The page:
Estate and lettings agents in the UK have launched their 2015 housing manifesto calling for better supply, enhanced regulation, and a change to property taxes. The National Association of Estate Agents (NAEA) and Association of Residential Letting Agents (ARLA) launched the manifesto today at the third consecutive NAEA Conference. During the last six months NAEA and ARLA have met professionals, politicians, experts and campaigners across the UK to understand their hopes and fears for the housing sector. The three main concerns which were identified were the lack of supply, a need for more regulation in lettings and sales, and appropriate taxes across the whole property spectrum. ‘Britain is standing today on the precipice of a crisis in the supply of housing. We are simply not building enough homes to meet burgeoning demand from both the sales and private rented sectors,’ said Mark Hayward, managing director, NAEA. ‘We are growing as a society, and our needs for housing have developed from what they may have been previously. But what still rings true is that everyone has a universal right to a home. And our deep-rooted concern is that government policy on housing, as it currently stands, cannot deliver on this requirement,’ he pointed out. He explained that providing housing, or more importantly homes, requires finance, suitable land, time and skill. ‘Policymakers seem to have forgotten this. Housing cannot be a political football for future governments to use to score points against each other. Ultimately we need to take the politics out of housing. We know this is easier said than done. So instead we ask for all future parliamentarians to maintain a long-term progressive view and to deliver on our manifesto commitments,’ he added. David Cox, ARLA managing director, highlighted the need for greater regulation in the private rented sector. ‘Britain currently maintains a two tier private rented market, consisting of those who operate to professional standards and those that do not,’ he said. ‘Consumers often do not know the difference between the two, thus the onus falls on them to be able to tell the difference. Our agents are already regulated and operate to the highest professional standards. They are fully qualified and we offer tenants and landlords client money protection,’ he explained. ‘The certainty we provide should not be the gold standard, but what every consumer should demand from their agent. It is imperative therefore that letting agents be members of a client money protection scheme, and that regulation be tightened for the entire industry,’ he added. ‘Greater regulation for letting agents in particular will ensure fairness, a level playing field and the removal of those agents who bring the industry into disrepute,’ he concluded. Continue reading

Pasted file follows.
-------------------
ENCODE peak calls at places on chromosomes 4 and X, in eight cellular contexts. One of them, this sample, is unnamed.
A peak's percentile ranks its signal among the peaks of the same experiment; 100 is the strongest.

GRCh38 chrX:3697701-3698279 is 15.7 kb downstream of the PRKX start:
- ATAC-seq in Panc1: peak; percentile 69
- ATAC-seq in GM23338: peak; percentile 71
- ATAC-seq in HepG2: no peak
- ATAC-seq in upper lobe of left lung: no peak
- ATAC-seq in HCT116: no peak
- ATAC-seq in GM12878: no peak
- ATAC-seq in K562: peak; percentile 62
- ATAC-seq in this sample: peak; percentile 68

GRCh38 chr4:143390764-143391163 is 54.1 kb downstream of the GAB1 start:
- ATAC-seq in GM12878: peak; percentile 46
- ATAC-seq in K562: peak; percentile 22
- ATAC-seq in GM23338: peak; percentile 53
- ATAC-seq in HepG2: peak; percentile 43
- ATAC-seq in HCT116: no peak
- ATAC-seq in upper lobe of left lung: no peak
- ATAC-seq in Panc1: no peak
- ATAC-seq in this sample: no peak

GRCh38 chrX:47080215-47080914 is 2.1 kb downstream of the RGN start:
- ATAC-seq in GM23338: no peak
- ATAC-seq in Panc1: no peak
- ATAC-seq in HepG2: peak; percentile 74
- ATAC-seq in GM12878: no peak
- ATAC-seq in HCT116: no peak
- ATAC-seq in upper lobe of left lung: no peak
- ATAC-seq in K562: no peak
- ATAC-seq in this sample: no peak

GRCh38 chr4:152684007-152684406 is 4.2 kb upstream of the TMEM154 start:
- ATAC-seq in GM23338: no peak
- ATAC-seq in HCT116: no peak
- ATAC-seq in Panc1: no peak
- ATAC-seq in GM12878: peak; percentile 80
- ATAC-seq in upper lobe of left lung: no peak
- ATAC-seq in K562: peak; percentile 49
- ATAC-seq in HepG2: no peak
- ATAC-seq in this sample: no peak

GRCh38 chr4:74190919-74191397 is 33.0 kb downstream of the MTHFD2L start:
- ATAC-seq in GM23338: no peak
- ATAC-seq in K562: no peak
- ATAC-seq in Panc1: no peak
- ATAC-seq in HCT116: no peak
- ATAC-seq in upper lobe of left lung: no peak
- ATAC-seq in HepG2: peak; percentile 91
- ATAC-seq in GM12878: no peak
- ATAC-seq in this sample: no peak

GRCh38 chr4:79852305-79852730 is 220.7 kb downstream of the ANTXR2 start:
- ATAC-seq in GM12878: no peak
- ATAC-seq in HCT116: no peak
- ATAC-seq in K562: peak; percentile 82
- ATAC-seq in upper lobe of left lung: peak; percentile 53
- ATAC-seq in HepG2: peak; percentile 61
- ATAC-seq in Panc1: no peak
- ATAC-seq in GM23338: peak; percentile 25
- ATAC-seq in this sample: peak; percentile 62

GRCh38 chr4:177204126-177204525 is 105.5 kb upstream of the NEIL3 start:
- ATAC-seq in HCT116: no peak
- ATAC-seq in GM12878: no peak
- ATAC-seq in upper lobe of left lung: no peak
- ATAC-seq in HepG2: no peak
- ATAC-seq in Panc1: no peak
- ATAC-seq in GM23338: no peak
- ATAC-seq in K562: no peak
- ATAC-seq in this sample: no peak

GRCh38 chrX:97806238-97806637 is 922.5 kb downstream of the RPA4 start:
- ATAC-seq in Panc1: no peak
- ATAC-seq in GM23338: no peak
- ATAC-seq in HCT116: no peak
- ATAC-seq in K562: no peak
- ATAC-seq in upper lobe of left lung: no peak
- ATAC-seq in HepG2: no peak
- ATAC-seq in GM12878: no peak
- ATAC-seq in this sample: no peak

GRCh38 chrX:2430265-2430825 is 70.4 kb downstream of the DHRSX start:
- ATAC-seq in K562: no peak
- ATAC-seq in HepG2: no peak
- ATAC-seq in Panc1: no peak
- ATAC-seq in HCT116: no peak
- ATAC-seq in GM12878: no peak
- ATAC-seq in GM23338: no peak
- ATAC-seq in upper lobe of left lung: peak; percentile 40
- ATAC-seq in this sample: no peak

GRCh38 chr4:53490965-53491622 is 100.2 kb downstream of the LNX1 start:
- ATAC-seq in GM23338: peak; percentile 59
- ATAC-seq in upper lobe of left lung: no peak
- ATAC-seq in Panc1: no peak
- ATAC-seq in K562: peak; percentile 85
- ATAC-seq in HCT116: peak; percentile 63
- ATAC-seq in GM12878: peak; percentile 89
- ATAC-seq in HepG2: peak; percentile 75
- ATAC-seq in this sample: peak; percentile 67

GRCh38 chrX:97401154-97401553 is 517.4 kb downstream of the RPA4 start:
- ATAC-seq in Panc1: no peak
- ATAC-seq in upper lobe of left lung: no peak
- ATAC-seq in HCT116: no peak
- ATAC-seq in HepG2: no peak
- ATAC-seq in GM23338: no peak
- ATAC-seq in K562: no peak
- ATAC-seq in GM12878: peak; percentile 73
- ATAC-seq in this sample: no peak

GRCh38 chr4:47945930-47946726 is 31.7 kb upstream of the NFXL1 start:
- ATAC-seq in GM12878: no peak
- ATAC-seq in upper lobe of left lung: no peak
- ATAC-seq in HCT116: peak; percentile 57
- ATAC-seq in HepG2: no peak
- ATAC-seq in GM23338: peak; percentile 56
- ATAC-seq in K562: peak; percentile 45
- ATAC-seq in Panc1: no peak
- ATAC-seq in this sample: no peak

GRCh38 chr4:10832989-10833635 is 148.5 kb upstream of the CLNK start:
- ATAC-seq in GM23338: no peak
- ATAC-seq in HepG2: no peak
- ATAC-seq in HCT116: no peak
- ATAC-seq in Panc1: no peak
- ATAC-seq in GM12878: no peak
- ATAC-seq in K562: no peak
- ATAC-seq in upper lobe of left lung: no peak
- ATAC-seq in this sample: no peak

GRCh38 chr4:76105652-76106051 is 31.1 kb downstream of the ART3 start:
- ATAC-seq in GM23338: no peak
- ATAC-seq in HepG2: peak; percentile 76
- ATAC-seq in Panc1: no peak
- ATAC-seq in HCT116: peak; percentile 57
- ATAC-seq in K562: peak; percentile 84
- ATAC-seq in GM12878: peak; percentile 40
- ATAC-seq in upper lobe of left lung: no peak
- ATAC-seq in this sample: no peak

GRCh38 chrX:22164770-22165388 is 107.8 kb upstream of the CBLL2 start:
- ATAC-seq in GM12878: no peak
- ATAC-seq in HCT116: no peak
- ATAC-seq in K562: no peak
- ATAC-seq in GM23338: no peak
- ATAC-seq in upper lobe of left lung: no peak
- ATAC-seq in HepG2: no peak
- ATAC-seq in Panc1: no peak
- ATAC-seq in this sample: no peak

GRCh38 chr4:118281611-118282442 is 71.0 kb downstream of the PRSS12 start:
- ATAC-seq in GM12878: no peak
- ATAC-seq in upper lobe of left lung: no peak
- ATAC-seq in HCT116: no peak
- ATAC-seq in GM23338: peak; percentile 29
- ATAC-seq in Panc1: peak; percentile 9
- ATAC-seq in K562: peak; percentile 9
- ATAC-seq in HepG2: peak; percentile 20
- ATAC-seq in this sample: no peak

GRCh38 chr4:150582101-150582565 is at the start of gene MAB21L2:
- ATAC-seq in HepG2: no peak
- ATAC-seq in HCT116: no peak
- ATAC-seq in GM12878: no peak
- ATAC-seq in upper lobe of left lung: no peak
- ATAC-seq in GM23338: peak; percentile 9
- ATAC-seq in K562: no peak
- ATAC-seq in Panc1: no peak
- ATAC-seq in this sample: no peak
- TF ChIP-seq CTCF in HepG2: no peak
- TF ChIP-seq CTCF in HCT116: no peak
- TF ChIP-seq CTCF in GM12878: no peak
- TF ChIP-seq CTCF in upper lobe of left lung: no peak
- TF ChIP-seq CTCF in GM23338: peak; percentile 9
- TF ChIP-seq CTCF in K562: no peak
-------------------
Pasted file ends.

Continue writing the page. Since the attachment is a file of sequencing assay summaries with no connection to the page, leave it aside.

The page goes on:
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Prime central London rental market set for a boost in 2015

Rental prices in the prime central London property market are set to grow 2.5% this year with the overall sector remaining robust despite uncertainty in the sales market, it is claimed. The latest data from Strutt & Parker and its retained economic advisors Volterra, show that there were 2,093 lets agreed in the sector in the final quarter of 2014, which although 18% below the five year quarterly average, is far above the level of lets seen in the 2007 peak. ‘In 2015, we hope to see a boost of activity levels and slow but steady growth in prime London lettings. The rental market is calling out for an injection of fresh stock which has started to come to the market, in particular refurbished lateral apartments,’ said Zoë Rose, head of London lettings at Strutt & Parker. ‘As investors continue to convert their assets into properties, we anticipate supply easing, with more properties coming to the rental market and the early signs are that this is already happening. We believe that this trend will continue all year as prime property owners place greater focus towards the rental option,’ she explained. She pointed that rentals were often seen as the last choice, simply a back-up option, which is why there was such a shortage of prime rental stock that came to the market last year. The next few months will determine whether this change is set to continue, with the bonus of giving the niche tenant greater choice in this elite rental sector of the market. She added that there were 12,000 rental transactions in prime central London in 2014, up from just over 10,000 five years ago. ‘So the market is in good shape when you look at historic figures. The number of people out there that enjoy the flexibility of renting at the high end definitely seems to be growing,’ she said. In the sales market, headwinds look set to continue into the first half of 2015, according to the firm. Whilst UK assets remain an attractive position at present, and this looks set to continue as the UK economy continues to grow, uncertainty over taxation change due to the looming election are placing considerable uncertainty on this market. ‘The prime central London sales market is feeling the full impact of buyer caution ahead of the Election, with the strongest activity at the very top end of the market above £5 million and at the other end below £2 million, where the financial impact of a potential mansion tax is less relevant, or indeed irrelevant,’ said Andrew Scott, head of London residential at Strutt & Parker. Continue reading